Custom fittings can also be integrated into the assembly. Threaded ports can be added to one or both sides of the bellows. The application, along with industry norms, determines the thread type. Standard NPT (National Pipe Thread) designs have tapered threads commonly used for low to moderate pressures in commercial applications in North America. The threads are typically taped and seal by deformation of the thread onto the pipe.
SAE and UNF O-ring and coned metal-to-metal seals are commonly used in automotive and aerospace applications. Here, engineers should research O-ring material compatibility and temperature capabilities. Metal-to-metal seals are typically one-time use, but sealing cones in various materials might also be an option.
For ultrahigh-vacuum applications, widely used VCR fittings create a metal-to-metal seal that prevents leaks. International threads are also becoming more common. BSP (British Standard Pipe) and metric threads are used in more designs as the global industrial market expands.
If the bellows must compensate for barometric pressure, they can be manufactured with a vent hole. They can also be filled with liquid for cooling or, as mentioned previously, to alter the differential pressure and increase pressure capabilities. While additional ports on each side are an option, a central tube can be as effective, lower costs, and increase reliability by reducing welding and potential leak paths.
To monitor conditions, sensors can be included in the design. Position sensors such as potentiometers and LVDTs mounted to the bellows can measure movements and report data to a PLC or controller. Pressure sensors, pressure switches, and flow controllers can report conditions at locations before and after the volume compensator. The data can be used to adjust valves or other devices further downstream. Bellows can also act as a sensing element, where a volumetric change alters the length or displaces a liquid inside the bellows.
Due to the bellows all-metal construction, engineers can select materials that ensure media compatibility without temperature limitations. Here are some common materials.
Stainless steel generally offers the best price-to-performance ratio of any bellows material. It provides ample strength and comes in standard and custom designs in a range of thicknesses.
316L stainless steel is often the first choice. It is readily available, offers good chemical compatibility with most liquids and gases, and is relatively inexpensive. The material is recommended for cryogenic and nonmagnetic applications, and for corrosion resistance in acidic environments. Operating temperature range is from –420 to 800°F.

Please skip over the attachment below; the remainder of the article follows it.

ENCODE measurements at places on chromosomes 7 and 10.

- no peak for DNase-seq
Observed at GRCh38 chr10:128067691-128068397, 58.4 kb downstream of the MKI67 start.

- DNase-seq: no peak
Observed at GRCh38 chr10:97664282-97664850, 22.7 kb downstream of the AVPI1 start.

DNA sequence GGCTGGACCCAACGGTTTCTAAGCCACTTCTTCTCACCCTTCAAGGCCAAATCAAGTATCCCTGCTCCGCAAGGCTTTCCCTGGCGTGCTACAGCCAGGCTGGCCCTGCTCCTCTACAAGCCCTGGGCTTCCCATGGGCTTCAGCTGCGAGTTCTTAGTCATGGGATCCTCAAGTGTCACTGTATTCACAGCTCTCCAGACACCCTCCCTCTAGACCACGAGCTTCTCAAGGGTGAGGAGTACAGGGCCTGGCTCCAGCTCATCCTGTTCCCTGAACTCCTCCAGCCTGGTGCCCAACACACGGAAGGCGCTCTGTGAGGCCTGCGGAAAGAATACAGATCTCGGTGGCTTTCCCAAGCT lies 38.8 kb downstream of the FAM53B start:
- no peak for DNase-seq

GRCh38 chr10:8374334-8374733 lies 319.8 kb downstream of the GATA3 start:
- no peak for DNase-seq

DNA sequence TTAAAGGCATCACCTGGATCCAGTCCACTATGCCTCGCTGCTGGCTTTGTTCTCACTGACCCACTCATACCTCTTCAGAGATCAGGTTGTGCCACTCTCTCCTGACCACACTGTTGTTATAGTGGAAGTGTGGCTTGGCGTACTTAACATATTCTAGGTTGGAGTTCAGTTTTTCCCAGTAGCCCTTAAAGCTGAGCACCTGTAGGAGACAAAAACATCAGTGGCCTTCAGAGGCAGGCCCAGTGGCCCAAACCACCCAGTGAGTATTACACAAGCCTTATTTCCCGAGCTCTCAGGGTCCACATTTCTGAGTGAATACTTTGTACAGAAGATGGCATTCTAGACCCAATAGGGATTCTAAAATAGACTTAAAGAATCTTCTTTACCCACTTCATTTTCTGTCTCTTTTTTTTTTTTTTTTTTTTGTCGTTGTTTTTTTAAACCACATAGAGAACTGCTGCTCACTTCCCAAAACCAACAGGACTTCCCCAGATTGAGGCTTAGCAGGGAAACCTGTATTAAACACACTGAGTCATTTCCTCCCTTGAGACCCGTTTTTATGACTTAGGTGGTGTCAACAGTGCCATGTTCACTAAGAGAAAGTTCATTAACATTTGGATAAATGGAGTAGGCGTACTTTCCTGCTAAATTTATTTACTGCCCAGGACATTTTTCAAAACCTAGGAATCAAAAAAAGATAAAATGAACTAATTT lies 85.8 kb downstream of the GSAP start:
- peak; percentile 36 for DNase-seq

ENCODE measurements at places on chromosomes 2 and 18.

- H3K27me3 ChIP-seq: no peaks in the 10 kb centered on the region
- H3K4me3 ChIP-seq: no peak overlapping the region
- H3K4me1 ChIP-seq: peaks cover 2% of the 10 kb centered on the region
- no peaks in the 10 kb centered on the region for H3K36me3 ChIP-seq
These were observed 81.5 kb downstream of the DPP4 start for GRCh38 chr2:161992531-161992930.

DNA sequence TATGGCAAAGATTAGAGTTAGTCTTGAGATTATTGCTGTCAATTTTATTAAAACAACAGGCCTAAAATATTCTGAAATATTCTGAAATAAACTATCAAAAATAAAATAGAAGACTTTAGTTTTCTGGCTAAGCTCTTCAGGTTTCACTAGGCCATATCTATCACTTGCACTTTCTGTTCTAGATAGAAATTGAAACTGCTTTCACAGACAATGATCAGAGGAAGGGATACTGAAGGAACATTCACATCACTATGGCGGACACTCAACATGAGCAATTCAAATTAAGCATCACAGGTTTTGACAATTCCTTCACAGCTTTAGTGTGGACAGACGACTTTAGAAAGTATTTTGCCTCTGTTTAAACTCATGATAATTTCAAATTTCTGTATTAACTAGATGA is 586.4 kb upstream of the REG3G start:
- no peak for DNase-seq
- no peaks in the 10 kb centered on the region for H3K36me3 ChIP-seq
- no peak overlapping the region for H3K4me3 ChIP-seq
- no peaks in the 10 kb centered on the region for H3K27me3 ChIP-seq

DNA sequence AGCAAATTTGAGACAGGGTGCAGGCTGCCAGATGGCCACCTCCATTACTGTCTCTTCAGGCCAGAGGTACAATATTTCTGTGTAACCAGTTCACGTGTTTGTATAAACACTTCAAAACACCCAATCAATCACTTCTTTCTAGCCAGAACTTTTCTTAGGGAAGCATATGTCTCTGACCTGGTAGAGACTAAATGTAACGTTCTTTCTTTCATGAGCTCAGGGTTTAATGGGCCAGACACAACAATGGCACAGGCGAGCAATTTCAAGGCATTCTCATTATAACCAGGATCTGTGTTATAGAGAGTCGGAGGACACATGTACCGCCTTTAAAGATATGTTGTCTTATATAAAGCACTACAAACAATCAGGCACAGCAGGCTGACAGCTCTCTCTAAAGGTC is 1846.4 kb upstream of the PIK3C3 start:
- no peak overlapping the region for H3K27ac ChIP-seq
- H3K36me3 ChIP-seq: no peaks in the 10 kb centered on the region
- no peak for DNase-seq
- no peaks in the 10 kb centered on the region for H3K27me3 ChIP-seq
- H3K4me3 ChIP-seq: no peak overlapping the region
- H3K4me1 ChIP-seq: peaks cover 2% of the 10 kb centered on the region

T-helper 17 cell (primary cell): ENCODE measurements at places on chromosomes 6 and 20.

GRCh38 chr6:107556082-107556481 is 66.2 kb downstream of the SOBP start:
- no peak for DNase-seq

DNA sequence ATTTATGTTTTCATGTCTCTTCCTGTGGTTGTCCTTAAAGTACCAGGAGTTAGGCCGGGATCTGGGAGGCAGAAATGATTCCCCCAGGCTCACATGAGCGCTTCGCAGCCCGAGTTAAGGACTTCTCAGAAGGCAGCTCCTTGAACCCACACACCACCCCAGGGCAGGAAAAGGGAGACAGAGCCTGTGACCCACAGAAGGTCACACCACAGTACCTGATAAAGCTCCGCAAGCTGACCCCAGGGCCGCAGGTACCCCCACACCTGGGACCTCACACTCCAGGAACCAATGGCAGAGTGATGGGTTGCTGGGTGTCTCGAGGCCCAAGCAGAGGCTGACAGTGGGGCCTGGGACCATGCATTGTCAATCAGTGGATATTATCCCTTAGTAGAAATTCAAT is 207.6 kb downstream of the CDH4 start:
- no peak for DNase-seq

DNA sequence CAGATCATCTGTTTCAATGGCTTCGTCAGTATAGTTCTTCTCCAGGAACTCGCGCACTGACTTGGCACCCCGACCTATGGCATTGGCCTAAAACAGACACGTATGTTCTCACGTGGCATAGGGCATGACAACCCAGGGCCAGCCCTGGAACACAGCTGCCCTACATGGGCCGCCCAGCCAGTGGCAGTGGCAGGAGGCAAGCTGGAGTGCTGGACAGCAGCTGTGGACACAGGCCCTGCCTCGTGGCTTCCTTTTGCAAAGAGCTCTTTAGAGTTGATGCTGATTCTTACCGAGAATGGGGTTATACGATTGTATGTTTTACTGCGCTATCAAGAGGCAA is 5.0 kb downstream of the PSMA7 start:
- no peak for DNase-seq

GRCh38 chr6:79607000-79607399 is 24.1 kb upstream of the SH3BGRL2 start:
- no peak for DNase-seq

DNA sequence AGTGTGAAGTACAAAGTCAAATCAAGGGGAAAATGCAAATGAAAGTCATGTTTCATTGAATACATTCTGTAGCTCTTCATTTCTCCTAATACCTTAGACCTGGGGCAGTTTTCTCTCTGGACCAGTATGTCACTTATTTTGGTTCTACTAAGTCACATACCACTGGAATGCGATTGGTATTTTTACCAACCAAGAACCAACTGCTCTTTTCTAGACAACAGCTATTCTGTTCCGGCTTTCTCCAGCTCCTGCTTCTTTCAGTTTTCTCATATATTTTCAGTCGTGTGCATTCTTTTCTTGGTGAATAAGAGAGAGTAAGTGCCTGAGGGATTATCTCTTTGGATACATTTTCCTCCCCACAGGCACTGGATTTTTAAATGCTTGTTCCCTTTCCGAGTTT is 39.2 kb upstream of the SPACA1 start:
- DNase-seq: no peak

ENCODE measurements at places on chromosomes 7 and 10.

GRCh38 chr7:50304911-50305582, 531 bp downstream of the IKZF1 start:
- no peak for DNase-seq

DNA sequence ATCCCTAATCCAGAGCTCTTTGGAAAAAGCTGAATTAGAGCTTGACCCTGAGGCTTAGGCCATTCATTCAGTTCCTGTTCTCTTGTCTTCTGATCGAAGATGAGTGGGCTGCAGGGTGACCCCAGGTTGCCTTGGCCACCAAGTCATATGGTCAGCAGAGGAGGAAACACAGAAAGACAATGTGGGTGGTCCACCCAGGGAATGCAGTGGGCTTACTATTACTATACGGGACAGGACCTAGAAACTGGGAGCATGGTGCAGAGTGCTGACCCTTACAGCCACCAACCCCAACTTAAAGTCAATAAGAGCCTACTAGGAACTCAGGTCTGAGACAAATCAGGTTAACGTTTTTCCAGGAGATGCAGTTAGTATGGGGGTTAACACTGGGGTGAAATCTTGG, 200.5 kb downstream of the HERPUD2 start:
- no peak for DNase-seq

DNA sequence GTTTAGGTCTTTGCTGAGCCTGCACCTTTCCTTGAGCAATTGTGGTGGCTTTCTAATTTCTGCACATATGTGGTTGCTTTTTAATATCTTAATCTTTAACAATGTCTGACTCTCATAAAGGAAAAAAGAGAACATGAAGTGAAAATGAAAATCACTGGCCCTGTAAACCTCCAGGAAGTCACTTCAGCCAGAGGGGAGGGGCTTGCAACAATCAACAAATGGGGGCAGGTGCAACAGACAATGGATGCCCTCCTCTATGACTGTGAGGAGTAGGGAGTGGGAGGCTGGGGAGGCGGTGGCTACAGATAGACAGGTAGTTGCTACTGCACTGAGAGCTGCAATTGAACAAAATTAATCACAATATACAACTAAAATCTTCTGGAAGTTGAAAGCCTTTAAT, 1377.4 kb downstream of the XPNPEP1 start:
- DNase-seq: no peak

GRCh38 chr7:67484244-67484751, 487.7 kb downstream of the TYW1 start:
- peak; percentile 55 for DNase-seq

AM350 stainless is a high-strength alloy with an operating range from –100 to 800°F. The metal is slightly magnetic and suited for nonacidic environments. It has an excellent fatigue life, with bellows typically lasting at least 100,000 cycles. AM 350 is also the preferred material for ultrahigh-vacuum (UHV) environments. The industry standard leak rate of 1 × 10-9 cc/sec (1 cc of volume in 30years) is commonly specified, but lower leak rates are possible for certain applications.
Titanium bellows work well in applications requiring high strength, lightweight construction, and media compatibility. Titanium is often used in the aerospace industry where every ounce is critical to the overall design. While low-end temperature ranges are limited, titanium bellows can be used inside aircraft that have temperature controlled areas. Other typical uses include invasive medical devices and test equipment.
Inconel is a nickel-based alloy with better corrosion resistance and temperature capabilities, compared to stainless steel. It can withstand temperatures exceeding 1,000°F, with Alloy 625 offering the highest standard ratings. Inconel bellows are generally designed for applications that require excellent corrosion resistance, such as down-hole valves or tools exposed to hydrogen sulfide.
Hastelloy is an alloy with chemical compatibility superior to most materials. It’s called for in applications with highly specialized and corrosive media. Hastelloy is an option in pharmaceutical, process, and chemical equipment requiring high vacuum or pressure. Temperature rating is –420 to 1,000°F.
Edge-welded bellows have been used for volume compensation in settings ranging from subsea depths to outer space. For example, they help handle pressure changes as research vessels descend to the ocean floor. And the bellows, combined with sensors, compensate for the pressure differential between seawater and hydraulic fluid. Bellows are also used to compensate for fluid-pressure changes in subsea transformers.
Hydraulic systems for critical aircraft flight controls use bellows to compensate for volumetric changes. As temperature and pressure change with altitude, the bellows stabilize hydraulic pressure and prevent premature wear and failure.
Industrial applications also take advantage of such devices. Refrigeration systems create a temperature change in the cooling fluid, such as ammonia. To compensate for thermal spikes, the bellows add surface area and expand to cool the fluid.
And in many pipelines and fluid circuits, when a valve quickly opens or closes, a pressure pulse as high as 10 times the normal operating pressure travels down the line. Often called a water-hammer arrestor, an edge-welded bellows can be integrated into a drawn housing and mounted in the fluid line. It expands during a pressure spike to absorb the shock wave, providing a cost-effective way to protect commercial and residential fluid systems.